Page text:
Horton’s bid for FEMA aid falls short

04/26/2011 4:16 PM |

Although Riverhead Town was denied a $3.6 million grant from the federal government to purchase properties on flood-ravaged Horton Avenue earlier this month, officials say they are hopeful a similar grant from the state will come through.

Last year, the town applied for hazard mitigation assistance from both the Federal Emergency Management Agency and the State Office of Emergency Management.

The state money, if awarded, would be used to purchase the parcels, demolish the now uninhabitable houses and turn the land into constructed wetlands.

About a dozen families were left homeless last March after a three-day storm dumped about nine inches of rain on the region and flooded the low-lying block for weeks.

Riverhead Town Police Chief David Hegermiller, who filed both applications on behalf of the town, said the town expects to have a much better chance of receiving aid from the state.

“If you think about all the disasters nationwide, I think we have a better chance statewide,” he said. “That’s my assumption.”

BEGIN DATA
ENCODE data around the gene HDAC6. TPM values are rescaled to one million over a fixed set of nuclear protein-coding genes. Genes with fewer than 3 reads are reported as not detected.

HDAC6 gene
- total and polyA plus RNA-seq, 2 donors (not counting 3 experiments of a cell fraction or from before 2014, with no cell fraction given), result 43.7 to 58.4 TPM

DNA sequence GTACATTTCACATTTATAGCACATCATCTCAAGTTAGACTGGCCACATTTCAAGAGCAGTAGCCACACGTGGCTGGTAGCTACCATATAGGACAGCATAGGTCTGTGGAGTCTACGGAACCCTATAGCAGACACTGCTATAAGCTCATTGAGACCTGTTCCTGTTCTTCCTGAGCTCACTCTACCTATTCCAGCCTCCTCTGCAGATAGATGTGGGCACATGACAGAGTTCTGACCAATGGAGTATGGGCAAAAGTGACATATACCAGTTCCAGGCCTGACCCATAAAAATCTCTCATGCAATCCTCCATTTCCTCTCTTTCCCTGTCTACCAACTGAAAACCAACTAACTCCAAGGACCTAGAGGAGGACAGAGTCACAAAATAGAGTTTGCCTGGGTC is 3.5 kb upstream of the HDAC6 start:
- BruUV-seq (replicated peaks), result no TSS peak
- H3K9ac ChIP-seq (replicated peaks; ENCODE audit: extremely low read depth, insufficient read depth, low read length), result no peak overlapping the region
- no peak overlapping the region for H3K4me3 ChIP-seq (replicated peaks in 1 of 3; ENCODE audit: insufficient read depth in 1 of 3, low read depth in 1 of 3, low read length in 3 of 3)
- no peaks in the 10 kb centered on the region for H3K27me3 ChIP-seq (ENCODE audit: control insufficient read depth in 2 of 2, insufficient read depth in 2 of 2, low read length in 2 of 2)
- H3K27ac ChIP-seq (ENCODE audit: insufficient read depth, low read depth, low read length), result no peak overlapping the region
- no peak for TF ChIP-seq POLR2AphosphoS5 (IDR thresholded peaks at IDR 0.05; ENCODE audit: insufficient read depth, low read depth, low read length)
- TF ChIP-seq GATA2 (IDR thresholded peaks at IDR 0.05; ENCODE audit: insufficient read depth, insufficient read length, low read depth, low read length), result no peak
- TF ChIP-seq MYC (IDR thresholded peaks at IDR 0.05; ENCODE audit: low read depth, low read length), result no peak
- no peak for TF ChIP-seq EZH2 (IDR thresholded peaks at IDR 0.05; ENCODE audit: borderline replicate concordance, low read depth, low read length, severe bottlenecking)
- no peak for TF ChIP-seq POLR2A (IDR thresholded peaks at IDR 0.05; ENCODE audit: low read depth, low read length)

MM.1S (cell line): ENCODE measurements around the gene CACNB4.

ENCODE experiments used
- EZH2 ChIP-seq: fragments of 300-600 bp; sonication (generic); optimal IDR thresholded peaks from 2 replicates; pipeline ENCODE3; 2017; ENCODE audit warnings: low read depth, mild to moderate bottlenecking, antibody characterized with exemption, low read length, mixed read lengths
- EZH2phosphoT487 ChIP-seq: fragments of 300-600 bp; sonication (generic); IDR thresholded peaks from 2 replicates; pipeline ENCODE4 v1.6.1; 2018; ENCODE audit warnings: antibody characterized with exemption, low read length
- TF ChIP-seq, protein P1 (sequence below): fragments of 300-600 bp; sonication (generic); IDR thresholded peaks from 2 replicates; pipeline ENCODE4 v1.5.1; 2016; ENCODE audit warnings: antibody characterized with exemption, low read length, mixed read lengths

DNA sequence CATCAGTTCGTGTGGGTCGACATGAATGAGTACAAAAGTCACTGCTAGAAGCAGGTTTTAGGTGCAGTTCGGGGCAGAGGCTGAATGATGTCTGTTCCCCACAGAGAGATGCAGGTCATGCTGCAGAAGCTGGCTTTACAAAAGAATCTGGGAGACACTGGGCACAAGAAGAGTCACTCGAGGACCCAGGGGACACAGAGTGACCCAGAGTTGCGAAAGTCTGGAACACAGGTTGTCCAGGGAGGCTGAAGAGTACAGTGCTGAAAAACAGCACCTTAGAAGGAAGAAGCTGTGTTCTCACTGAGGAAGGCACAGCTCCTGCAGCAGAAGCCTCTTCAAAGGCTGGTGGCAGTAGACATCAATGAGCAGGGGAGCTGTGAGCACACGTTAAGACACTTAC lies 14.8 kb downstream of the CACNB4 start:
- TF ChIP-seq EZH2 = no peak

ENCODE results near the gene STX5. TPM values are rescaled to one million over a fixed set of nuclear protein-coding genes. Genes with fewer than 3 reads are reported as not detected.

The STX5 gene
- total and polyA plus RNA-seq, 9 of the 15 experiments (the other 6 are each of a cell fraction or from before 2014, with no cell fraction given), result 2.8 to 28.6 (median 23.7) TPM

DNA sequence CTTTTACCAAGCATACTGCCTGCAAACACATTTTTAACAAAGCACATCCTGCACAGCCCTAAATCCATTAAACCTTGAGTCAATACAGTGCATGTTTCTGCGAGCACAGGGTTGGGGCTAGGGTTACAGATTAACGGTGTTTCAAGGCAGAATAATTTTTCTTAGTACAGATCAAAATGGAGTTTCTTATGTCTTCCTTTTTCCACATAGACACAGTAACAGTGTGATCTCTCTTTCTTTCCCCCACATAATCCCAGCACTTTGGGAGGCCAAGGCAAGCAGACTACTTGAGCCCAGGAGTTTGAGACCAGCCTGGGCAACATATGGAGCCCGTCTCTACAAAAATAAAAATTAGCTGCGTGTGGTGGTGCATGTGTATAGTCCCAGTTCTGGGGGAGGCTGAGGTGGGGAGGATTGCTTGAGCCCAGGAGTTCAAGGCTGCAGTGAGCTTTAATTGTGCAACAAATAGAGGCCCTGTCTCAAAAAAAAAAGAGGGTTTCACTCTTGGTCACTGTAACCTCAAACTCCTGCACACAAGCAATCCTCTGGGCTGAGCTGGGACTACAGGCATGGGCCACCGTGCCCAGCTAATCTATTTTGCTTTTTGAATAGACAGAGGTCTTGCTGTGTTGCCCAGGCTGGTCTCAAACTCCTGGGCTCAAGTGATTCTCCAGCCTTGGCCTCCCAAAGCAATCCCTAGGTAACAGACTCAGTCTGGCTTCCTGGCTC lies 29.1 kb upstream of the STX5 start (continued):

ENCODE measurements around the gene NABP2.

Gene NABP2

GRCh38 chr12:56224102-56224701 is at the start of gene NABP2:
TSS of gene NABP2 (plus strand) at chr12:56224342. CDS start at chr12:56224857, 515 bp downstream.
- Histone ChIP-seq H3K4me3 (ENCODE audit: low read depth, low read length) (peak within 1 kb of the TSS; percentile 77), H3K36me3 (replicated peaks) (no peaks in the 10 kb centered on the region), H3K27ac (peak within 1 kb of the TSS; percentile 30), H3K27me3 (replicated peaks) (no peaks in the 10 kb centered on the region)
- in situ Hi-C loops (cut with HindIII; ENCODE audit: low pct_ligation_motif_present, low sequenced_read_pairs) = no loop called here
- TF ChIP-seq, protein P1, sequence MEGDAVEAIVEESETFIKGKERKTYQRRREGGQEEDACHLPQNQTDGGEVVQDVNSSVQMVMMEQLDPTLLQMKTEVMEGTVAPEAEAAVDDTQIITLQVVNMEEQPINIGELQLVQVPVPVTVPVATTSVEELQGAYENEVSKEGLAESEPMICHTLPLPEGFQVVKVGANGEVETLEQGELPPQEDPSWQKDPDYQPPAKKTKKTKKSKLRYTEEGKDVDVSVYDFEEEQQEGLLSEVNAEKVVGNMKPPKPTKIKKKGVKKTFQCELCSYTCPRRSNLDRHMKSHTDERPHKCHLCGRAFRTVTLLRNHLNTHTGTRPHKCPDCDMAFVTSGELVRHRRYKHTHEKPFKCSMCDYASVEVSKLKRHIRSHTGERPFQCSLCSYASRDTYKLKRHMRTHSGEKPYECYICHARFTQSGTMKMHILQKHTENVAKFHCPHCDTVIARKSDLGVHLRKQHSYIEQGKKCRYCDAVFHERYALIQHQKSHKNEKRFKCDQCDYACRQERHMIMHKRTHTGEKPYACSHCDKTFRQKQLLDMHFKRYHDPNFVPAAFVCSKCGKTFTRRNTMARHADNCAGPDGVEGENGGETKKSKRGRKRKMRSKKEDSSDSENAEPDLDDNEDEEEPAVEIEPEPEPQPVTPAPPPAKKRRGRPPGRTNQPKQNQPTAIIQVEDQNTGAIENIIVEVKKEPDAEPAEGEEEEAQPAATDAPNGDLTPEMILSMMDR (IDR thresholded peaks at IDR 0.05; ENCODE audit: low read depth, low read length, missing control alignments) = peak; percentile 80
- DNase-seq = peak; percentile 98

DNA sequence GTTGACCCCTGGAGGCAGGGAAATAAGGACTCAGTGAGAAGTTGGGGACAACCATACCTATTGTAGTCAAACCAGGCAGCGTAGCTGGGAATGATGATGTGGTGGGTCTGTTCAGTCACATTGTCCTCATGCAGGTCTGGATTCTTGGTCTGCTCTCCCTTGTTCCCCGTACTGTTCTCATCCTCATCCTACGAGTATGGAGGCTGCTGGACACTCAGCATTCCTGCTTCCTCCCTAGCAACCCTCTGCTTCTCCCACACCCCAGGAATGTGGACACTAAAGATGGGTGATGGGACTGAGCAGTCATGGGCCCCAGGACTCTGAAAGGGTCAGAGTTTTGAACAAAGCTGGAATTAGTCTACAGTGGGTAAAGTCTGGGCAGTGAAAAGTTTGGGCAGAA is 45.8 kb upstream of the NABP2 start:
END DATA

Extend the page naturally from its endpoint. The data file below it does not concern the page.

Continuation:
Chief Hegermiller said state officials toured the area earlier this month. The town expects to hear from the state sometime in May.

Jon Schneider, an aide to Congressman Tim Bishop (D-Southampton), said his office was not surprised to learn the federal agency had denied the town.

“It was something worth applying for under the age-old maxim, you don’t apply, you don’t get,” he said.

He said Mr. Bishop had met recently with state and federal officials who indicated that Horton Avenue was the number one priority for aid in New York State.

“We remain very encouraged that this project will be selected,” Mr. Schneider said.

Linda Hobson, a Horton Avenue flood victim turned community activist, said if aid does not come from from the state she and her neighbors would consider a lawsuit against the town.

“Hopefully the state part comes through or we will have to move forward  with a contingency plan,” said Ms. Hobson, a social worker whose house was destroyed in the flood.

She stressed that a lawsuit would be a last resort.

“When you have people who have lost everything, that’s what they will do,” she said.

vchinese@timesreview.com

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